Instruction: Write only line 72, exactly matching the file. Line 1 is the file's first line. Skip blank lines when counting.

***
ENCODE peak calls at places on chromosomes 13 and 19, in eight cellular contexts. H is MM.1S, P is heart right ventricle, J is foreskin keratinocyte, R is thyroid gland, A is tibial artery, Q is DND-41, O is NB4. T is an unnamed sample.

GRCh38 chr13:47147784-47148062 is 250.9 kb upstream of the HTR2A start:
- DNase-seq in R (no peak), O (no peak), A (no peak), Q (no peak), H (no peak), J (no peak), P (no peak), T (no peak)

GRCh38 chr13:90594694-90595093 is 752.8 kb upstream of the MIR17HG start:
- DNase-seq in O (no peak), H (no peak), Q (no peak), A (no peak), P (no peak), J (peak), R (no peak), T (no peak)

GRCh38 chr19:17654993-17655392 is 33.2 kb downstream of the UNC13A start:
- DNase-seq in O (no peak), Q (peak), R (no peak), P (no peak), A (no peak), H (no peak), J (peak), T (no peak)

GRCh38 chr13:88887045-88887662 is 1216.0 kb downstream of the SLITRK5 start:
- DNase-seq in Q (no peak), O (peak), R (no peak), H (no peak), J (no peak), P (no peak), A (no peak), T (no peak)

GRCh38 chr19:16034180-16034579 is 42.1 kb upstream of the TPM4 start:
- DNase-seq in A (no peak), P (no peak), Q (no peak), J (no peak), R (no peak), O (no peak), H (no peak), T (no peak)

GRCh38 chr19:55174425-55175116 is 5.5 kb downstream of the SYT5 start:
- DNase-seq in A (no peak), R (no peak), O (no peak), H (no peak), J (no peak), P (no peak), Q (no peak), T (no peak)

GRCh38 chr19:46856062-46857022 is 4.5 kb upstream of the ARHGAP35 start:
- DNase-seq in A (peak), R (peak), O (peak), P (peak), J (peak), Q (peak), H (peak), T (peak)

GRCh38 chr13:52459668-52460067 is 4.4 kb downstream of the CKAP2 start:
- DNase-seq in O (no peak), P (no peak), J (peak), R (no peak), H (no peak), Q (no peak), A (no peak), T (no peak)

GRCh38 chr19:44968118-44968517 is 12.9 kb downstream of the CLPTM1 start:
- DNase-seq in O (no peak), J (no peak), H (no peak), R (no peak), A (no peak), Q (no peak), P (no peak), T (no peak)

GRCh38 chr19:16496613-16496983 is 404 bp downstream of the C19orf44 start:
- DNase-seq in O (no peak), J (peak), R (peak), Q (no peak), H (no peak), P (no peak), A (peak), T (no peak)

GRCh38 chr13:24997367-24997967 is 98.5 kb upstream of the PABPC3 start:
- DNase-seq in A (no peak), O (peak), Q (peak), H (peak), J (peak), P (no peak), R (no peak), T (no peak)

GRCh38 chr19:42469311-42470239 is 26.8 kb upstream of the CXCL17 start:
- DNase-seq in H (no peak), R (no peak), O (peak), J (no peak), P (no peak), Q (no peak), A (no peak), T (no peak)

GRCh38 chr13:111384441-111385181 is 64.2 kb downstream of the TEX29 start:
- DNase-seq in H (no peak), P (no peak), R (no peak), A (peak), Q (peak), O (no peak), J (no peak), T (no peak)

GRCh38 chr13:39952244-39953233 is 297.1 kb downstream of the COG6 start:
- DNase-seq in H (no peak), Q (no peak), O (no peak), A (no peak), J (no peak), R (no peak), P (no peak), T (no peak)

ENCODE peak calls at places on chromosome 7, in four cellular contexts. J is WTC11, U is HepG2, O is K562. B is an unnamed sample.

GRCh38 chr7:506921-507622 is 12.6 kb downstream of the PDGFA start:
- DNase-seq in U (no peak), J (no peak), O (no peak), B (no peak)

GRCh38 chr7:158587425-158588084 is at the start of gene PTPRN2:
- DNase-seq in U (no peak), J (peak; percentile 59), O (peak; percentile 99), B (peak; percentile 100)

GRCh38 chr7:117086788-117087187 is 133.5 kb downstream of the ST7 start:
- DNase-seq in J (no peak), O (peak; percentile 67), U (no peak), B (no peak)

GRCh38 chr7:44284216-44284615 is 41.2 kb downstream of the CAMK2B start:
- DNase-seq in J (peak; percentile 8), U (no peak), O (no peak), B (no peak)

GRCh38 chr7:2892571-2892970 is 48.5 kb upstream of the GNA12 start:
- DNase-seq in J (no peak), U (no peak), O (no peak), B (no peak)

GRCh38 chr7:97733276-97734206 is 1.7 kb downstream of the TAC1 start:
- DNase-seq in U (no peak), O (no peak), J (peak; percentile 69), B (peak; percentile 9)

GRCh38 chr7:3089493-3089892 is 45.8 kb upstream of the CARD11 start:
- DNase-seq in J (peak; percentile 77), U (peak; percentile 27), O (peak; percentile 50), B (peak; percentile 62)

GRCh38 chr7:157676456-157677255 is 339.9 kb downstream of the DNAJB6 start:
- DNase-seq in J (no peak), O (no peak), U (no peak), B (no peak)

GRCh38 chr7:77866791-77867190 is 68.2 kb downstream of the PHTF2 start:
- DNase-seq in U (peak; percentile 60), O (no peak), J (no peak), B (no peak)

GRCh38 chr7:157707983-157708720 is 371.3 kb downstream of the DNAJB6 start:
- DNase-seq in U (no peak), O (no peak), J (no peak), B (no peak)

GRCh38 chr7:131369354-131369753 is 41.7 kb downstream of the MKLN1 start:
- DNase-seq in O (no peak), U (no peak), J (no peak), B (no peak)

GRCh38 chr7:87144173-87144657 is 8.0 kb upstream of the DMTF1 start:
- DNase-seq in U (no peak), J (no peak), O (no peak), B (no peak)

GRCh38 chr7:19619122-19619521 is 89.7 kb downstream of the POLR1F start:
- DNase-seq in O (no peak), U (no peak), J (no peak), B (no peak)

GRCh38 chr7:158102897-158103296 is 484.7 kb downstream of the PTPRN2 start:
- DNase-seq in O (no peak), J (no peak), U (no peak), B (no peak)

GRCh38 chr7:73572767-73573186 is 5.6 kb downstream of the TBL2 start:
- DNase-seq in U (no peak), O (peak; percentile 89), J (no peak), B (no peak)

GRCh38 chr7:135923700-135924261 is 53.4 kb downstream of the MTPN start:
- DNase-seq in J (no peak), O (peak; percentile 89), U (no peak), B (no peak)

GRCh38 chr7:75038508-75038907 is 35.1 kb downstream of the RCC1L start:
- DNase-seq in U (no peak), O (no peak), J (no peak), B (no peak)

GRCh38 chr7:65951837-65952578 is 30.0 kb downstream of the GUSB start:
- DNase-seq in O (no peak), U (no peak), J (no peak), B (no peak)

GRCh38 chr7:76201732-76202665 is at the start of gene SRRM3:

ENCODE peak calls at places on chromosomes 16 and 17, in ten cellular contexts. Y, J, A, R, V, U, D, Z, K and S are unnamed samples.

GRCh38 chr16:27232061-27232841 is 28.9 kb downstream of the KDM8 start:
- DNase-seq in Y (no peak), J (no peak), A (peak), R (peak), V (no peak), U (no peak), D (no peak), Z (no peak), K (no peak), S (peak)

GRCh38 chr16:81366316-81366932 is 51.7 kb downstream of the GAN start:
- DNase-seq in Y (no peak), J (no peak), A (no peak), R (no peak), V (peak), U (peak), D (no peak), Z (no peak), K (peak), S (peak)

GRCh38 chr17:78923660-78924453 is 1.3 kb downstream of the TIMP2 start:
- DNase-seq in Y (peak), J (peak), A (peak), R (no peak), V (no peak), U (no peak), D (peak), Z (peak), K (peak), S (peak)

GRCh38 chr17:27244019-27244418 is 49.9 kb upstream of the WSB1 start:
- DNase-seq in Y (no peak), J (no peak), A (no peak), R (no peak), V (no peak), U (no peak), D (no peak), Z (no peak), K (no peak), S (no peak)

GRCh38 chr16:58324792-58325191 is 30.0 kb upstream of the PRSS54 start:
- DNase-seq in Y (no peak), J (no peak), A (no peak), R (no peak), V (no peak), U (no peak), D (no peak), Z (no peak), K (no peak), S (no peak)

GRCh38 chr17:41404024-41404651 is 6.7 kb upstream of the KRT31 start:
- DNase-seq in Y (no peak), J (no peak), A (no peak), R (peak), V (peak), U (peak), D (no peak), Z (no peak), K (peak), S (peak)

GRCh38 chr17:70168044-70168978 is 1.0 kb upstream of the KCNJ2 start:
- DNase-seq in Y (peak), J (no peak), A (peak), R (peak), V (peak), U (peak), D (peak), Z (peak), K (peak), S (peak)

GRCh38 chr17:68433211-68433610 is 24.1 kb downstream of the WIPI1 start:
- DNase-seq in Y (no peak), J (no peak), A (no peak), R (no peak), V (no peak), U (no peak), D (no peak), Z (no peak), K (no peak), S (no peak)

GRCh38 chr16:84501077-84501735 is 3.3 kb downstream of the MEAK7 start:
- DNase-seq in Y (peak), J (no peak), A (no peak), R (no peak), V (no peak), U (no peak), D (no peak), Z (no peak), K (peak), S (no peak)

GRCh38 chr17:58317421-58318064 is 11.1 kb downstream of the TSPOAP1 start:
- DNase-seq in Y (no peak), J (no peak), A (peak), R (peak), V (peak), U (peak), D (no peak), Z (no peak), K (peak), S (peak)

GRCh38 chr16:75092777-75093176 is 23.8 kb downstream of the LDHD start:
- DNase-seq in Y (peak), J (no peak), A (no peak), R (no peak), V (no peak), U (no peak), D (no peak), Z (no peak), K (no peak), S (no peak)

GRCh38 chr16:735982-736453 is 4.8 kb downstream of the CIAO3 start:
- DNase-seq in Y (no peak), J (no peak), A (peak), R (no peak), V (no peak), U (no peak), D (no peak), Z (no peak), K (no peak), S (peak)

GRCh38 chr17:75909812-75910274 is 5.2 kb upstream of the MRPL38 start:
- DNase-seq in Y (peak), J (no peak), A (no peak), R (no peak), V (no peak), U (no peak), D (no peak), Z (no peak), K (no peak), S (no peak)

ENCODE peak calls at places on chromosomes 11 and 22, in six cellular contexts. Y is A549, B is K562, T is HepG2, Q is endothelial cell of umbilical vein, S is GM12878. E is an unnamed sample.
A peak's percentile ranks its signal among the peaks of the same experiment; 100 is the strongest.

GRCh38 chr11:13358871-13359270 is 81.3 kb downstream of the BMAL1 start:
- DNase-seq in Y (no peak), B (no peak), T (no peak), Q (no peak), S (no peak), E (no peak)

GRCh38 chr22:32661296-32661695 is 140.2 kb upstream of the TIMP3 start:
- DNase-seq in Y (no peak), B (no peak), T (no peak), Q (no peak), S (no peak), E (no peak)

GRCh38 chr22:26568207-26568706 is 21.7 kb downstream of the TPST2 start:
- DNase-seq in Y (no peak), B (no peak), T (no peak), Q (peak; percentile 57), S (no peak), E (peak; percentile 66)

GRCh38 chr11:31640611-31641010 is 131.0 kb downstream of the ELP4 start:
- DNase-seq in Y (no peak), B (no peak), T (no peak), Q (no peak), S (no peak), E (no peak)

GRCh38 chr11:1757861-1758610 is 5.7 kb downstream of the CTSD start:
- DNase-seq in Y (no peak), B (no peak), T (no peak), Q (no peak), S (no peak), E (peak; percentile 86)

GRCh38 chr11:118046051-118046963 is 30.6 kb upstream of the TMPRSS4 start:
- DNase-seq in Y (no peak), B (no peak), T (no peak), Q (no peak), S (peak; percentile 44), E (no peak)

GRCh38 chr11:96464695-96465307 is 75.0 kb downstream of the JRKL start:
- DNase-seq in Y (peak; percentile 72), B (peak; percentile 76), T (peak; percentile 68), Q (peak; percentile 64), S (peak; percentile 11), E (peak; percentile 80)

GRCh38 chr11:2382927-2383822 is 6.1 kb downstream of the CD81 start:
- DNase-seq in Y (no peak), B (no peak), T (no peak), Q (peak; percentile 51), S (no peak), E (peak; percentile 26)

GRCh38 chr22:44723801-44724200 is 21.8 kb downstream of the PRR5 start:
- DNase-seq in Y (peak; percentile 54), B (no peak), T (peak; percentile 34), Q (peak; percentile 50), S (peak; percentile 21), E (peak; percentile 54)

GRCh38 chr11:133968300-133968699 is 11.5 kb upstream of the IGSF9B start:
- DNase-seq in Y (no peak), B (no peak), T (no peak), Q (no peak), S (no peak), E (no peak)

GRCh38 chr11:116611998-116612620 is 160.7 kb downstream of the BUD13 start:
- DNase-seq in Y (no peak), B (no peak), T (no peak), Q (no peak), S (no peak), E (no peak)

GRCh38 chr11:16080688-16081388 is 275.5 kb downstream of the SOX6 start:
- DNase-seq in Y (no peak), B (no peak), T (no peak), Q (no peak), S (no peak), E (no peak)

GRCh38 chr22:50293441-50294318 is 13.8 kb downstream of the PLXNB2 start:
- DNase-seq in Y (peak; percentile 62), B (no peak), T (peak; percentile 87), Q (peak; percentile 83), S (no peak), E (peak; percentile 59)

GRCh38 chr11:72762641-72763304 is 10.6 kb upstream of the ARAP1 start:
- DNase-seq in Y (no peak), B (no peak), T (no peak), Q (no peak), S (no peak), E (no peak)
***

- DNase-seq in Y (no peak), J (no peak), A (no peak), R (no peak), V (peak), U (peak), D (no peak), Z (no peak), K (peak), S (peak)